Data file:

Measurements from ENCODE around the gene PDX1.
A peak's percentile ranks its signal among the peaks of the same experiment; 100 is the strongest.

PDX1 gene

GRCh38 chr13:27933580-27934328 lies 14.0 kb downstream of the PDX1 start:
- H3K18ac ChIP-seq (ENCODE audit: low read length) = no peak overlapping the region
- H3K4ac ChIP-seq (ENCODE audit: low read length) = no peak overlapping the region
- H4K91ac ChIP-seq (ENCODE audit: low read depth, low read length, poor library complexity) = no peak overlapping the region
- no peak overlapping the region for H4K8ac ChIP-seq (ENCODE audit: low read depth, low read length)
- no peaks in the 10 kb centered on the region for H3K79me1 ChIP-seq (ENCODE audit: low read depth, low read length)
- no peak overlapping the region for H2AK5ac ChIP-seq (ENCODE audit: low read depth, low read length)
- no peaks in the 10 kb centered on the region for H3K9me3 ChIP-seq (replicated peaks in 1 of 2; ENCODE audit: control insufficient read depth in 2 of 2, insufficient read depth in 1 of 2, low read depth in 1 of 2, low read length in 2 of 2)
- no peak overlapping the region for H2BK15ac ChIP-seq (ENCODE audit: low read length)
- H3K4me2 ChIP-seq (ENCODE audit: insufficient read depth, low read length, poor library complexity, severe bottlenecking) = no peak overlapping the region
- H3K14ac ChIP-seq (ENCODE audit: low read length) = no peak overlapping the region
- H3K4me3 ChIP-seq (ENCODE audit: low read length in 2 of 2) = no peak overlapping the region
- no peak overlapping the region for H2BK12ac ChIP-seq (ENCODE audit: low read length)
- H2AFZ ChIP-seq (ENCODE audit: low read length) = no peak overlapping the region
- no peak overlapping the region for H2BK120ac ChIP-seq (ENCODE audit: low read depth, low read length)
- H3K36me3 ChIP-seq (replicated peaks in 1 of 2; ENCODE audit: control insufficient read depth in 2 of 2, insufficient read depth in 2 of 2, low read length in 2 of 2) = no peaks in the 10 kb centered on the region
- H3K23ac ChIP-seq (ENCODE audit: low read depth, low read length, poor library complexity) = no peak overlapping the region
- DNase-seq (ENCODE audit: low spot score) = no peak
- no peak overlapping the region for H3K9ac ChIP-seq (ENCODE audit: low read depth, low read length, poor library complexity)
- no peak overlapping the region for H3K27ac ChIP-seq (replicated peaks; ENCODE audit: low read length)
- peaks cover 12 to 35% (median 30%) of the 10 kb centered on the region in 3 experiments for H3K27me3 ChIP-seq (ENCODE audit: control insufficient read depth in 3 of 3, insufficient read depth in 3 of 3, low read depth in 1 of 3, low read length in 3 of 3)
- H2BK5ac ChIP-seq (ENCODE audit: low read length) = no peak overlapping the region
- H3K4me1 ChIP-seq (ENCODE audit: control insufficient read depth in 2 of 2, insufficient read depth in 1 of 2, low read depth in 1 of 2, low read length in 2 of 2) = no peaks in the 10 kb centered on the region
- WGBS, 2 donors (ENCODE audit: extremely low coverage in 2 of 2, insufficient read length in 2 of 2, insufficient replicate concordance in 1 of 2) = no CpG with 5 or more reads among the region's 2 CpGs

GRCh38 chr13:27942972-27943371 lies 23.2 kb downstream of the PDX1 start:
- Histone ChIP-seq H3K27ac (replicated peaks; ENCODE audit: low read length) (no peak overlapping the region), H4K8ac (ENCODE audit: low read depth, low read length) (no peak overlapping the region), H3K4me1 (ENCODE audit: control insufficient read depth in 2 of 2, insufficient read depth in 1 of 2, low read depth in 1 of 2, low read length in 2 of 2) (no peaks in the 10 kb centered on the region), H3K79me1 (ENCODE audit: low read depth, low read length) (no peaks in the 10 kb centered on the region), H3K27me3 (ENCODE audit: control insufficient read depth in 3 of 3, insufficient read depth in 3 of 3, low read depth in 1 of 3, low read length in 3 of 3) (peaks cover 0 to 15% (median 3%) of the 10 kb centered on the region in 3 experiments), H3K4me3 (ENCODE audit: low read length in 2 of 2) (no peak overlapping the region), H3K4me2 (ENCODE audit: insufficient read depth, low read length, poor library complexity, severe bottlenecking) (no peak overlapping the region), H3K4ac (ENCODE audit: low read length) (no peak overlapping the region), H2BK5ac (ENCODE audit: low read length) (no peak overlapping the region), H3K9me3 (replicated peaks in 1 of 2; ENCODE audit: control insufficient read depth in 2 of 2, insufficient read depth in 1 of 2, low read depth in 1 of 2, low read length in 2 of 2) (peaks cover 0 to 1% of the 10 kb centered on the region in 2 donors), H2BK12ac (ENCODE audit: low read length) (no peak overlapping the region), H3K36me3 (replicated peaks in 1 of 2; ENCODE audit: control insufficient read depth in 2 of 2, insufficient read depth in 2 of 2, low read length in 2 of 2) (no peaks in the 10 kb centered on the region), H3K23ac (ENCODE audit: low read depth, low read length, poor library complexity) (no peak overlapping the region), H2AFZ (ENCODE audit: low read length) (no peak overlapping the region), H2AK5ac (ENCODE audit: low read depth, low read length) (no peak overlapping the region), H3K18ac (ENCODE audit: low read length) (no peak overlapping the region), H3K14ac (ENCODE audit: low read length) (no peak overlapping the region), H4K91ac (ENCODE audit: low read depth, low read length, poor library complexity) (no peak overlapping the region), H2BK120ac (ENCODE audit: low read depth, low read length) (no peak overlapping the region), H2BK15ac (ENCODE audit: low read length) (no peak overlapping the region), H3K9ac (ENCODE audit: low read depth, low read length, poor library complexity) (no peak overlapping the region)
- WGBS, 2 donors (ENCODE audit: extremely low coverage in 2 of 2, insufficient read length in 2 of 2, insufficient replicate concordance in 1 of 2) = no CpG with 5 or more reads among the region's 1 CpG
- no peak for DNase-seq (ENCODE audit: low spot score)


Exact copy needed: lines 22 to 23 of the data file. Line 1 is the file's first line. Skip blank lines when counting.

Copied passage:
- no peak overlapping the region for H3K9ac ChIP-seq (ENCODE audit: low read depth, low read length, poor library complexity)
- no peak overlapping the region for H3K27ac ChIP-seq (replicated peaks; ENCODE audit: low read length)